The unexpected aspects of Korea

We have now reached our 6 month mark in Korea and it seems crazy that time has gone so fast and we are now heading “downhill”. It definitely makes us think that we still have a lot of things we want to do before we leave and I’m sure the last few months will fly. So now that we have been in Korea for a substantial amount of time, it got me thinking about the things we have come to find ‘normal’ in Korea and some things that no one tells you before you come.

These first 5 points were difficult for us to get used to and contributed to our homesickness after we had been here a while.

  1. English is not as wide-spoken as you may think. Unless you are in a very big city, it is unlikely a lot of people can speak English. This shocked us when we first arrived as we live in a city but the majority of people here cannot speak English (making shopping and other day to day activities rather interesting).
  2. People stare! I guess the locals in our area have become accustomed to seeing a large crowd of westerners now. But, if you go to smaller towns, or even when we go walking in our nearby forest, Korean people are not shy to stop and stare at you (literally). You will often hear them whisper the word ‘waygookin’ (meaning foreigner) even in the supermarket.
  3. The culture can be difficult. I truly didn’t realize people could be so different and have such different view before I moved to Korea. There are things that happen every day to remind you how different things are.  Random men (and women too) have often said ‘you’re so beautiful’, ‘you’re so pretty’ on really random occasions and while it may seem nice it makes you uncomfortable and back home would sound like harassment. The view on animals is something I also struggle with here, but that’s a story for another day.
  4. Living situation. Almost everyone lives in high rise apartments in Korea. There is just no space. We are lucky to have a ‘spacious’ apartment but getting used to living in such a big building with a small living space was tough.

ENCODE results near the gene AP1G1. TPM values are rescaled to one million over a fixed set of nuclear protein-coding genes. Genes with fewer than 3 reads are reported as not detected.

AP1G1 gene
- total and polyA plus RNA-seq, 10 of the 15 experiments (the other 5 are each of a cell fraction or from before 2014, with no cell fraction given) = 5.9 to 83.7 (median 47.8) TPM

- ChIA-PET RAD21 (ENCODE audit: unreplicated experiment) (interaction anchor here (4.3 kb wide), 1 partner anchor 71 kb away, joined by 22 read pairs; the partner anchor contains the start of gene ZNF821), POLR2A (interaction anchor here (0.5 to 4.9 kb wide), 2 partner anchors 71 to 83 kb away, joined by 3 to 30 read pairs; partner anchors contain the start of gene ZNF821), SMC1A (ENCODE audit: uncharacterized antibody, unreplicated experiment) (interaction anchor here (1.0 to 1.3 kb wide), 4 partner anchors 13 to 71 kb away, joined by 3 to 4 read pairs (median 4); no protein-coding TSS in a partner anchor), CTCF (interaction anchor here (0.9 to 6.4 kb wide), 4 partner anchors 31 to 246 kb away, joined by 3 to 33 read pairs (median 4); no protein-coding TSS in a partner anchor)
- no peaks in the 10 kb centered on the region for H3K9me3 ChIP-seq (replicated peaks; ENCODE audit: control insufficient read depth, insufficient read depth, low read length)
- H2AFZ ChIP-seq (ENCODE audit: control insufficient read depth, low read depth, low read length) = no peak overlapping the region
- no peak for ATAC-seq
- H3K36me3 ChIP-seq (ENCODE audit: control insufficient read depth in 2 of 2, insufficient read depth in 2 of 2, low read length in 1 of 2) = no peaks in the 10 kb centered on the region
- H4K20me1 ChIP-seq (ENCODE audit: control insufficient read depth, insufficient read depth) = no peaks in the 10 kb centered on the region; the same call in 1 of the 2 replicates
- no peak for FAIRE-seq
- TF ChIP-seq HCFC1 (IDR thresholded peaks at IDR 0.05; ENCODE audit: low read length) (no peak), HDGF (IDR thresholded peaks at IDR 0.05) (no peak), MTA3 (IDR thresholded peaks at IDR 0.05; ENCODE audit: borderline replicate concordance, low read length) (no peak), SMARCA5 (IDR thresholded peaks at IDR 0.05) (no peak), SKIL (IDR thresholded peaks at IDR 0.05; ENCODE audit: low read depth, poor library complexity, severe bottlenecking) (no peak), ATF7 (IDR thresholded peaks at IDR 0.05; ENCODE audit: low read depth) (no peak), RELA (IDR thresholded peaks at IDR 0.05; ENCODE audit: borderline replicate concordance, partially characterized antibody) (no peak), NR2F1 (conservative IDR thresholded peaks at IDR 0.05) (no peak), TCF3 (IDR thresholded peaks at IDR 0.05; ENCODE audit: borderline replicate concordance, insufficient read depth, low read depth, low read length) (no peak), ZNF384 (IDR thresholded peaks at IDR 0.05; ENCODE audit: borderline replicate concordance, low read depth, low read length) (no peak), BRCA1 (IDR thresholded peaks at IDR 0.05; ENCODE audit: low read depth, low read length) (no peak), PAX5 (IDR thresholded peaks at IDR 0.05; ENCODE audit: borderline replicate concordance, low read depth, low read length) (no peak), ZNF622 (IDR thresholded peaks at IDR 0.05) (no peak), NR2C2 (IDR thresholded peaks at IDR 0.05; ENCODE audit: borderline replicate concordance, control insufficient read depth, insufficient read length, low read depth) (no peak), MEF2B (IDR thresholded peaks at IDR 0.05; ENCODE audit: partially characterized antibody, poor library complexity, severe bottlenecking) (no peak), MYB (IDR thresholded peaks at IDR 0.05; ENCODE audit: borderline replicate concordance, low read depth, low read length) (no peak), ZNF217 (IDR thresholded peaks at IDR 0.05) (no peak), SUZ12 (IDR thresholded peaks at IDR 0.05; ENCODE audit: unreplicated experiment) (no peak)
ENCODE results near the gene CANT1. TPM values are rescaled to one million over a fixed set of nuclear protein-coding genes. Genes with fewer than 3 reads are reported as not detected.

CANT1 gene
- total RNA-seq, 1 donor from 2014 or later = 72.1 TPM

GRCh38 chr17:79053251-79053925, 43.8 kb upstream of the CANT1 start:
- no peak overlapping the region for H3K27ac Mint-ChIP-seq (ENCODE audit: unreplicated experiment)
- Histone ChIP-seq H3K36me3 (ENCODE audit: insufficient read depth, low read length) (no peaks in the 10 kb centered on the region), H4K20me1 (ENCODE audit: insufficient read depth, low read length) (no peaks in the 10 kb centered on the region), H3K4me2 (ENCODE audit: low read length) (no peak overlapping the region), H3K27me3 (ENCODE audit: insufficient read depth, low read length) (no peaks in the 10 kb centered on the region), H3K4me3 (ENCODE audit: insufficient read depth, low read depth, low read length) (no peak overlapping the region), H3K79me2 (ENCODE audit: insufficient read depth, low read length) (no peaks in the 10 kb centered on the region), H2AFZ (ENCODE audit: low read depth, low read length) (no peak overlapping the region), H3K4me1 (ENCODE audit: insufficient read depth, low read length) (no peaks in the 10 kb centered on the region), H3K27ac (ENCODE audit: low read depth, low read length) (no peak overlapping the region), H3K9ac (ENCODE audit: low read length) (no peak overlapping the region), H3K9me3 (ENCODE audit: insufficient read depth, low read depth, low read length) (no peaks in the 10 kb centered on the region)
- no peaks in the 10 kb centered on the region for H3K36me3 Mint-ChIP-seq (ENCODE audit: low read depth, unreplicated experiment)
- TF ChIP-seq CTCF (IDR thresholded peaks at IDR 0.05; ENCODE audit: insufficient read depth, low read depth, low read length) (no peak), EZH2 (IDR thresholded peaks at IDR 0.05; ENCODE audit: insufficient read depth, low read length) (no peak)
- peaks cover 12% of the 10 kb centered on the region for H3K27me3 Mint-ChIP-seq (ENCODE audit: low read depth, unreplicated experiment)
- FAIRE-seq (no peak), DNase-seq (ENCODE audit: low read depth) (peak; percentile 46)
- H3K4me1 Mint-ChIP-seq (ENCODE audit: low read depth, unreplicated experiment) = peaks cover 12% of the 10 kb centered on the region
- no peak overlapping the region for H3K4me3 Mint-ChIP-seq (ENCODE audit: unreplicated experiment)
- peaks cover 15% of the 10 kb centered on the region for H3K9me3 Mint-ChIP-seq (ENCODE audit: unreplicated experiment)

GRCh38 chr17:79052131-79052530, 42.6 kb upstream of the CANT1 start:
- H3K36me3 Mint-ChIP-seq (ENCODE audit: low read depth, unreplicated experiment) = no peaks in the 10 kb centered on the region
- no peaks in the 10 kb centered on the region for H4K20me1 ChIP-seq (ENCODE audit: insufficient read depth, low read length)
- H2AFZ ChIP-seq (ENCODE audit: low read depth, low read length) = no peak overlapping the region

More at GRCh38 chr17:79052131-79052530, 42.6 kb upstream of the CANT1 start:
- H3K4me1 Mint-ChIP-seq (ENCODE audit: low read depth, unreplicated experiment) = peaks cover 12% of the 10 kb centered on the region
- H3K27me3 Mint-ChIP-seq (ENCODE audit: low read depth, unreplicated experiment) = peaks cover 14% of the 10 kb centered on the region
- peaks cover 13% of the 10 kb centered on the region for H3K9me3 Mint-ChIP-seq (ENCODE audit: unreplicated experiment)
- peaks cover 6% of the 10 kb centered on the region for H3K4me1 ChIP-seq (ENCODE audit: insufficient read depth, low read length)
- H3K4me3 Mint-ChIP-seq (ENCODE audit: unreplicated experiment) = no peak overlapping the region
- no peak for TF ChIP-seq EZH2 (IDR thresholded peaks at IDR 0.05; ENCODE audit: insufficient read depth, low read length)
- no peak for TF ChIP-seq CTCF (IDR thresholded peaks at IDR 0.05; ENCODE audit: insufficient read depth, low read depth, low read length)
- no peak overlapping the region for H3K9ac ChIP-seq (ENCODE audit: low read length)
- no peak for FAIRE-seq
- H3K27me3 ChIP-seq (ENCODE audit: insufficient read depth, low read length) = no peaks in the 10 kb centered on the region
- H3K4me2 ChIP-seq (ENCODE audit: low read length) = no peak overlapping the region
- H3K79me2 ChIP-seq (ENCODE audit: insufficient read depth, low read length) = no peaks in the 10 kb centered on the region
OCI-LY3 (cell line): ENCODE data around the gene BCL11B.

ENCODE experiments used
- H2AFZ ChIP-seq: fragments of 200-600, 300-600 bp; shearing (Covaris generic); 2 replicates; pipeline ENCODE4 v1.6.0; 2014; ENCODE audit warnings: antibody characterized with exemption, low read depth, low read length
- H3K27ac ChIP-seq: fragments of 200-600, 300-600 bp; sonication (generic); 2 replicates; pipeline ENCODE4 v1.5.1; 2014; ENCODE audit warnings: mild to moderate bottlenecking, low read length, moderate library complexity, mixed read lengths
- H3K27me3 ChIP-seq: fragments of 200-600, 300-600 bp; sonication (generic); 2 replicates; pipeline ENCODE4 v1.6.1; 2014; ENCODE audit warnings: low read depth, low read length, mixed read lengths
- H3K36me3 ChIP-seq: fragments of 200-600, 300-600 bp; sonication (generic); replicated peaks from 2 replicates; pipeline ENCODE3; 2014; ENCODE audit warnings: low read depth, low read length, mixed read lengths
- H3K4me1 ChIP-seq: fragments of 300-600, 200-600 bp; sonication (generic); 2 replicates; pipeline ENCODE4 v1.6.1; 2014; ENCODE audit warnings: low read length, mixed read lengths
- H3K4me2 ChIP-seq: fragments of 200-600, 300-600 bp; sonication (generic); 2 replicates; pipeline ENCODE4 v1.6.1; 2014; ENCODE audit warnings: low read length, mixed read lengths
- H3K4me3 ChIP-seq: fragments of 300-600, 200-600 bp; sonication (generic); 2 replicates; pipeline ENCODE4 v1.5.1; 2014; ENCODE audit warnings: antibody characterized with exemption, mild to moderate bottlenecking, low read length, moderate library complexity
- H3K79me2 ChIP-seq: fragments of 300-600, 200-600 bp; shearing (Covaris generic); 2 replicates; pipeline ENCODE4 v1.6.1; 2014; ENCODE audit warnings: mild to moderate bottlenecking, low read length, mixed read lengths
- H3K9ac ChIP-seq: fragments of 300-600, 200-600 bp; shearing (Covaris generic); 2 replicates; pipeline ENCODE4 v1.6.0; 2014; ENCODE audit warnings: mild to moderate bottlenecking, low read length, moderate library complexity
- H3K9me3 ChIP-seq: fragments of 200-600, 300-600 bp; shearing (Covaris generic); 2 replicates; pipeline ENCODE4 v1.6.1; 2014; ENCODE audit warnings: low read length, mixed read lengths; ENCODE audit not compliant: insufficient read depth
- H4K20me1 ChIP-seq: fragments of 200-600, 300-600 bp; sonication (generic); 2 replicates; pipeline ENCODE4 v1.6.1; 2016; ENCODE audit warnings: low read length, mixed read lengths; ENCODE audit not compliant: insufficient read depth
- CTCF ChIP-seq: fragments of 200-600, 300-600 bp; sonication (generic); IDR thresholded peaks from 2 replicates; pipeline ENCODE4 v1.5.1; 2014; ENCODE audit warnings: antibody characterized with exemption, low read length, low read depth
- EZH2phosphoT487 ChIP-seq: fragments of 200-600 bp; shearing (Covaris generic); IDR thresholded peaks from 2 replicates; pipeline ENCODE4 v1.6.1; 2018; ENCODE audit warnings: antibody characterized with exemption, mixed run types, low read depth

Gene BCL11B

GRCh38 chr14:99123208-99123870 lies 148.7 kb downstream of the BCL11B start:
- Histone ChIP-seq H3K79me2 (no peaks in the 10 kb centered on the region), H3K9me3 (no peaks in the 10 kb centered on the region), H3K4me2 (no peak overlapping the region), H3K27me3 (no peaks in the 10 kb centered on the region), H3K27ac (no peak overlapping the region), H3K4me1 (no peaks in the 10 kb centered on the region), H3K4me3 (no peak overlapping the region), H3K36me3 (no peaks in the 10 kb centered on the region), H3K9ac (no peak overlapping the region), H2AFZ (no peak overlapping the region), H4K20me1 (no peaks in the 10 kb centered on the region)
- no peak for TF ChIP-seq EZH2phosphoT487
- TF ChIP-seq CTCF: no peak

5. The food. Western food is not that easy to come by and it is by no means cheap. I really miss lots of food from home and I have now taken to ordering food online which is great.

Now onto some more light-hearted observations:

  1. Koreans are friendly and kind people. (read here).
  2. The fashion. This is something  I still can’t work out. Koreans have a cool quirky style but there are some things that are strange. Like, sandals or ’slippers’ with socks are not frowned upon and are really common, trainers go with everything, and when we work, we can wear nice comfy slippers. Let’s not forget the couple clothes either! It is not unusual to see couples dressed head-to-toe in matching clothes and spotting these has become a bit of a hobby for Dean and I.
  3. The laws of riding a scooter. People ride scooters without helmets and are not afraid to drive on the pavement. They simply take the most convenient route for themselves.
  4. Loud-mouth fruit trucks. These trucks drive around with fresh produce and a loud speaker advertising their goods. They also tend to park in 1 spot for a while and leave their speaker on repeat. It is very frustrating on a Saturday morning!
  5. Koreans have the quickest restaurant service ever! An array of side dishes will arrive at your table before you have even ordered and your food order takes minutes. Needless to say, socializing over food is not a big thing here.
  6. Sun umbrellas and masks. Sun umbrellas were a life-saver for me in summer. Never pictured myself using one, but I unashamedly did through summer.  People commonly wear masks here too. Jeonju is not a very big city and I really haven’t noticed anything with the air pollution, so I’m really not sure why. 
  7. Move out the way for ajummas!! These little old ladies with their permed hair can be fierce!!
  8. Cellphone culture.  People are addicted to their cellphones here and you will see people of every age playing games and taking selfies.
  9. Seafood is everywhere. Frozen and fresh seafood is all over the place. There are tanks packed to the brim with crabs and fish outside seafood restaurants and it always makes me feel sad when I see this.
  10. Toilet paper. This is a kind of gross one. But most of us here have become used to not flushing your toilet paper when out in public places. How I look forward to western loos again.
  11. The rubbish system is fantastic. While recycling can be a bit of an effort, I really commend Korea for making everyone recycle and sort their waste. Even food waste is separate and goes to animal feed.